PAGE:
To be clear, companies were never let off the hook for their devices’ cybersecurity vulnerabilities. It is still on them to keep the product secure throughout the full product lifecycle, regardless of when it was first deployed. The vulnerabilities in the GE ultrasound machine show serious problems in its security setup. 

Researchers identified several vulnerabilities in GE’s ultrasound systems that malicious actors could potentially exploit. These vulnerabilities, classified under the identifier ICSMA-20-049-02 by the Cybersecurity and Infrastructure Security Agency (CISA), pose a serious risk to healthcare facilities using these ultrasound devices.

The specific vulnerabilities involve using hard-coded credentials, a known security weakness detailed in the Common Weakness Enumeration (CWE-798). This flaw allows attackers to gain unauthorized access to ultrasound devices, potentially compromising patient data and the integrity of diagnostic procedures.

Report- Safety First: Breaking Down the FDAs 2023 Premarket Cybersecurity Regulations

Implications for Healthcare

The implications of these vulnerabilities are profound. Ultrasound systems are pivotal in diagnosing and monitoring a wide range of medical conditions, from pregnancy to cardiac issues. Unauthorized access to these systems could lead to manipulation of diagnostic results, breaches of patient confidentiality, and even disruption of critical healthcare services.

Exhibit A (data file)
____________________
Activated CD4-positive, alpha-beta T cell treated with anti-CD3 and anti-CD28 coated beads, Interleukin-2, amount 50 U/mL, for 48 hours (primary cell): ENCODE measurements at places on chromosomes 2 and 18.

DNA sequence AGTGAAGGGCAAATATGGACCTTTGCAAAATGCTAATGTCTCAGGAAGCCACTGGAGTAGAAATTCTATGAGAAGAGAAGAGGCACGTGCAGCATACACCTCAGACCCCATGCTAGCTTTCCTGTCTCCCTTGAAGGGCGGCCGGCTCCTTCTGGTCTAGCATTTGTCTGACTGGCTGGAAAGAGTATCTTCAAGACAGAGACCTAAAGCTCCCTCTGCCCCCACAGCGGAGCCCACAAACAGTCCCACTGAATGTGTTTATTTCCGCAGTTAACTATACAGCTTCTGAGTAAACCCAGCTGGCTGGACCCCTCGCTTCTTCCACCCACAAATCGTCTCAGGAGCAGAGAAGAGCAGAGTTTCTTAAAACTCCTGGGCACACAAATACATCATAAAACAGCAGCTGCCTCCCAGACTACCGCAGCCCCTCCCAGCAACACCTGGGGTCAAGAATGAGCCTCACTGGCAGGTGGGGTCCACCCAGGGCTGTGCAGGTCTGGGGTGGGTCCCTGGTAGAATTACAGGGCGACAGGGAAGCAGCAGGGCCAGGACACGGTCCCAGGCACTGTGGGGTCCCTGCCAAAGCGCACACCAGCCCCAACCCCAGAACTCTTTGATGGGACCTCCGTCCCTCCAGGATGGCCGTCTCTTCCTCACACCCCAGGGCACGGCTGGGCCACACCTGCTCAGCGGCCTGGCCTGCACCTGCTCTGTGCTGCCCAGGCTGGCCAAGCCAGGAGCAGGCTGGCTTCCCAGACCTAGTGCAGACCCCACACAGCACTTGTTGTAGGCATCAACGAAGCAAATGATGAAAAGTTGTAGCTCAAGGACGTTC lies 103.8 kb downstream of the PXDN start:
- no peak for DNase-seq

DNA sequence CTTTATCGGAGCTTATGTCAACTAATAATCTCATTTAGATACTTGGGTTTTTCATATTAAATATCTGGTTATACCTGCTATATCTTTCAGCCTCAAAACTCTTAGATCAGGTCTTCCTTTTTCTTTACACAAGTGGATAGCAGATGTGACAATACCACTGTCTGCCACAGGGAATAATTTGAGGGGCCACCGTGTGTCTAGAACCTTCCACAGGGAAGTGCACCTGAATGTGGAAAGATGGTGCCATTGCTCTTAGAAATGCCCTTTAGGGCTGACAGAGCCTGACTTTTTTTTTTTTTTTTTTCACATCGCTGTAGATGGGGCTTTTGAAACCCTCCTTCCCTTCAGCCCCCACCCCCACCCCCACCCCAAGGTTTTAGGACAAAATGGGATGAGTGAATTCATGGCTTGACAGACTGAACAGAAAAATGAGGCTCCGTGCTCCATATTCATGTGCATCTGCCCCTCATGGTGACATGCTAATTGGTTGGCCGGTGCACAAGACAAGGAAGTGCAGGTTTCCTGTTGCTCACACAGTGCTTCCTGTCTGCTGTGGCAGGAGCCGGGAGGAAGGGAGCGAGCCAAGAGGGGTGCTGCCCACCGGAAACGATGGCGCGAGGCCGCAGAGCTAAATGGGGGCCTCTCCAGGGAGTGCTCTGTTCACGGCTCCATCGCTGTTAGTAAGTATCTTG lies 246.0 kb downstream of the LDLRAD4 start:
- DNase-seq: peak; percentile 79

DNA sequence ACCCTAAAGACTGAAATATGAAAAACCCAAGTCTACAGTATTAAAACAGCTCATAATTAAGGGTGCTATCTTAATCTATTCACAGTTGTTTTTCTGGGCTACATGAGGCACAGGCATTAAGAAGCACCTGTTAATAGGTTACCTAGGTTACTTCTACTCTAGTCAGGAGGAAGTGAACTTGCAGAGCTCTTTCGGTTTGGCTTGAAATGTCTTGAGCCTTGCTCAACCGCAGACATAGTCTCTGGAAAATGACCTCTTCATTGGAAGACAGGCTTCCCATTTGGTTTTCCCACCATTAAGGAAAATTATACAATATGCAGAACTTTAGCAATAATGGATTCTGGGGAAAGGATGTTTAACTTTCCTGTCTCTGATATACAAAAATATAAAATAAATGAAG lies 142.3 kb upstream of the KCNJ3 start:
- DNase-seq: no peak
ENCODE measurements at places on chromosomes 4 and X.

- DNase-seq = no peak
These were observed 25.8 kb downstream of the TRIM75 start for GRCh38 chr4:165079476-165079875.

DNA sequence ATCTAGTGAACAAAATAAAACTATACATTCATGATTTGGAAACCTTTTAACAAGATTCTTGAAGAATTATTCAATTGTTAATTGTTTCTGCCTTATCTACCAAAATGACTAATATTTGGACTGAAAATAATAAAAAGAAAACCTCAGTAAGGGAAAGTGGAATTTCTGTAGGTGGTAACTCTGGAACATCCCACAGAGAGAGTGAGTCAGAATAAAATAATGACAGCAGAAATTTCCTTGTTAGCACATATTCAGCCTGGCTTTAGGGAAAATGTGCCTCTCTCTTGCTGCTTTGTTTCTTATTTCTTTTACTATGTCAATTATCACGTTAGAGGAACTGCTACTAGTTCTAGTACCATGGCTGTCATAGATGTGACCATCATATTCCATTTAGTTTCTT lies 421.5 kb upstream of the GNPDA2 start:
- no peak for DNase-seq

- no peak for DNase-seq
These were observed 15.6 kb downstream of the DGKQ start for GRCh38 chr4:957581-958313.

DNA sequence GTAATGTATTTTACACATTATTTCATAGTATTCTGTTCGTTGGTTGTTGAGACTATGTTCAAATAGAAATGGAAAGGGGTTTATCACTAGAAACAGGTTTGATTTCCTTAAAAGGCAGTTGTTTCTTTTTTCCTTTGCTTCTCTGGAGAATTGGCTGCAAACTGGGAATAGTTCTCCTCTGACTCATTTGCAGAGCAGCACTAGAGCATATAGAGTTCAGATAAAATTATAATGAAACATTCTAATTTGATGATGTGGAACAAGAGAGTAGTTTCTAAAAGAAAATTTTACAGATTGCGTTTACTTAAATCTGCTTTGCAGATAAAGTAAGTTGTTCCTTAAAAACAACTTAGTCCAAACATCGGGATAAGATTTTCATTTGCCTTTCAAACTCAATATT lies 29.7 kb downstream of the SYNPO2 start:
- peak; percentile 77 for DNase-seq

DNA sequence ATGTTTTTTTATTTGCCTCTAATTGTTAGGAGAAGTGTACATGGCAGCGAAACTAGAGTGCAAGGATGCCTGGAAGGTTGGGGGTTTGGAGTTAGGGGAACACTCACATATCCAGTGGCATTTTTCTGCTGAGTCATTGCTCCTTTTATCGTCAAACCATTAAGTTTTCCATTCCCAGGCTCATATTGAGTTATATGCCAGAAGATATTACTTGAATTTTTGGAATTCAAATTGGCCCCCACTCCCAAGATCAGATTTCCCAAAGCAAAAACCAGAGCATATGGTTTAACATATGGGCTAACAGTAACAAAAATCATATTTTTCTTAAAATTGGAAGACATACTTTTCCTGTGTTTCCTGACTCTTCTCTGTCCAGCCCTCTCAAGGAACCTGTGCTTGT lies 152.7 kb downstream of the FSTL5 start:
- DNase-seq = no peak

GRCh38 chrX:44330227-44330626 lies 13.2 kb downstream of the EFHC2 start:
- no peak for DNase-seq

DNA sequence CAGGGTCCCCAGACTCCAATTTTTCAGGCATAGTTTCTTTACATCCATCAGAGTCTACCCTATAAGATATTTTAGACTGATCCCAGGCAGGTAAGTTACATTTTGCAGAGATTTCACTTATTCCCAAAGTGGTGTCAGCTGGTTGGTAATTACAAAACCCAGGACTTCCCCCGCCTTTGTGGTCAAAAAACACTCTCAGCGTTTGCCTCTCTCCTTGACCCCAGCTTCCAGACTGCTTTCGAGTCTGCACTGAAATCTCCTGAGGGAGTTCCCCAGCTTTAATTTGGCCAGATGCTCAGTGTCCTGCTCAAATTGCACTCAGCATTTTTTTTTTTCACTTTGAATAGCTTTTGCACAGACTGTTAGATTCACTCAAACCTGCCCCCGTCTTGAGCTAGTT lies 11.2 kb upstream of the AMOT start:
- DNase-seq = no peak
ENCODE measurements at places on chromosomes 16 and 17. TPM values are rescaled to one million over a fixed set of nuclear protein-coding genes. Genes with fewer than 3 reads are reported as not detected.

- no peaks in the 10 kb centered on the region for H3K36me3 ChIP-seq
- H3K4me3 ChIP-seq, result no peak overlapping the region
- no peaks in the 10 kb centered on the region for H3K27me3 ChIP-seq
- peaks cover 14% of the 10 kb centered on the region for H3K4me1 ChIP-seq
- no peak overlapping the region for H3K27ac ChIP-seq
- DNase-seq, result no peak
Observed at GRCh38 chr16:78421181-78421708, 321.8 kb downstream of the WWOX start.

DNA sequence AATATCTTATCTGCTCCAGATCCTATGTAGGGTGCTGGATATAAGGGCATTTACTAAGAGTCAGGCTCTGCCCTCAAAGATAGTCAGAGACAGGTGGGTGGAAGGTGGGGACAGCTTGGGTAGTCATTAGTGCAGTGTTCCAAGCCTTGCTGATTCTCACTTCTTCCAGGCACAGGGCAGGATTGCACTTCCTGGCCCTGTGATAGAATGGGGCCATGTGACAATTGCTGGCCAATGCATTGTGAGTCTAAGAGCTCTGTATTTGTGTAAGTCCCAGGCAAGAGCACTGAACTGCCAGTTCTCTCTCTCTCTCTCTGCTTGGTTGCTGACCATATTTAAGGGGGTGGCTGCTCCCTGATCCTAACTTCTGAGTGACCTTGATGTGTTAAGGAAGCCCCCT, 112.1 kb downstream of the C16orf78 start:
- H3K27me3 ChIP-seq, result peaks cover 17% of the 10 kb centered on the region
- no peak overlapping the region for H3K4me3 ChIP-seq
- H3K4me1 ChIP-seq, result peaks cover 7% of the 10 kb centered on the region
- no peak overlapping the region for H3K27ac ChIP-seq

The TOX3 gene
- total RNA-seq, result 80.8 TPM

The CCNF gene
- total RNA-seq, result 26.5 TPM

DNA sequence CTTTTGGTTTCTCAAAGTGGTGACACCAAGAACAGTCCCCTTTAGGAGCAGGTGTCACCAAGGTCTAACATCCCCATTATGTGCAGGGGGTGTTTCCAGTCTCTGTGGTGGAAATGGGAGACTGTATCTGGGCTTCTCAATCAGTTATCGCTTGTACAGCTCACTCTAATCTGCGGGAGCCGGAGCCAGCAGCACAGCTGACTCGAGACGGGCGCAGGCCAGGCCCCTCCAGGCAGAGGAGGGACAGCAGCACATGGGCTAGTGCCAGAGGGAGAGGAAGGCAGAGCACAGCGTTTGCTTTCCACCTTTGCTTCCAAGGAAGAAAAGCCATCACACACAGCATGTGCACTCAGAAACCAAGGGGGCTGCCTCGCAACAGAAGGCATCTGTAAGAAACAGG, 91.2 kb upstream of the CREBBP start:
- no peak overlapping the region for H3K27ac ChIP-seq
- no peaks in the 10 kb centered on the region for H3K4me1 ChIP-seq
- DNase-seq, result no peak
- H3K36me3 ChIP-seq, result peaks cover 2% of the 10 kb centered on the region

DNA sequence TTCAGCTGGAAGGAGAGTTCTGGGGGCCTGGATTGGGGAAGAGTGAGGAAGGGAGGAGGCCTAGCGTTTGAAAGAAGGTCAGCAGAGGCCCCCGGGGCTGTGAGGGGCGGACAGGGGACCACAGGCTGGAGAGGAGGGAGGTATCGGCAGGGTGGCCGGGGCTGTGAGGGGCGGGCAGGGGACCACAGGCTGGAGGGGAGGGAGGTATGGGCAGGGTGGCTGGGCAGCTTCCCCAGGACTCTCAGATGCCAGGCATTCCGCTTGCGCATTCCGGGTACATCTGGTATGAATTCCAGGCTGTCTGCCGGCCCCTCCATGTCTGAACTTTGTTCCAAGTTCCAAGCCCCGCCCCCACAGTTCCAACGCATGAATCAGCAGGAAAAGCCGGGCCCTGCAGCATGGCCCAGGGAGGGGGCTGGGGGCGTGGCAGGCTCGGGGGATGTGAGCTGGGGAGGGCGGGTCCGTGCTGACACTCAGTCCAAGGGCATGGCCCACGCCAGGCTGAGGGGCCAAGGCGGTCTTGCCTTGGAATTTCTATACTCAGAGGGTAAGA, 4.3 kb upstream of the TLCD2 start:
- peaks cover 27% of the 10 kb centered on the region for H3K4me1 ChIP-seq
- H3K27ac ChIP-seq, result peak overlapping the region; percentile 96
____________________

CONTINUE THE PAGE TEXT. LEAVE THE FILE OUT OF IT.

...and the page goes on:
The potential consequences highlight the necessity for robust cybersecurity measures in the medical field. The exploitation of these vulnerabilities could undermine the trust patients place in medical institutions and jeopardize the quality of care provided.

GE Healthcare's Response

In response to these findings, GE Healthcare has taken steps to mitigate the risks associated with these vulnerabilities. The company is working closely with cybersecurity experts and healthcare providers to develop patches and updates addressing the identified flaws. GE has also emphasized the importance of regular system updates and adherence to cybersecurity best practices to protect against potential threats.

Additionally, GE Healthcare is advising medical facilities to implement stringent access controls and network segmentation to reduce the risk of unauthorized access. These measures, combined with the forthcoming software updates, aim to bolster the security of ultrasound systems and safeguard patient information.

How the Product Security Platform Helps Streamline FDA PMA Compliance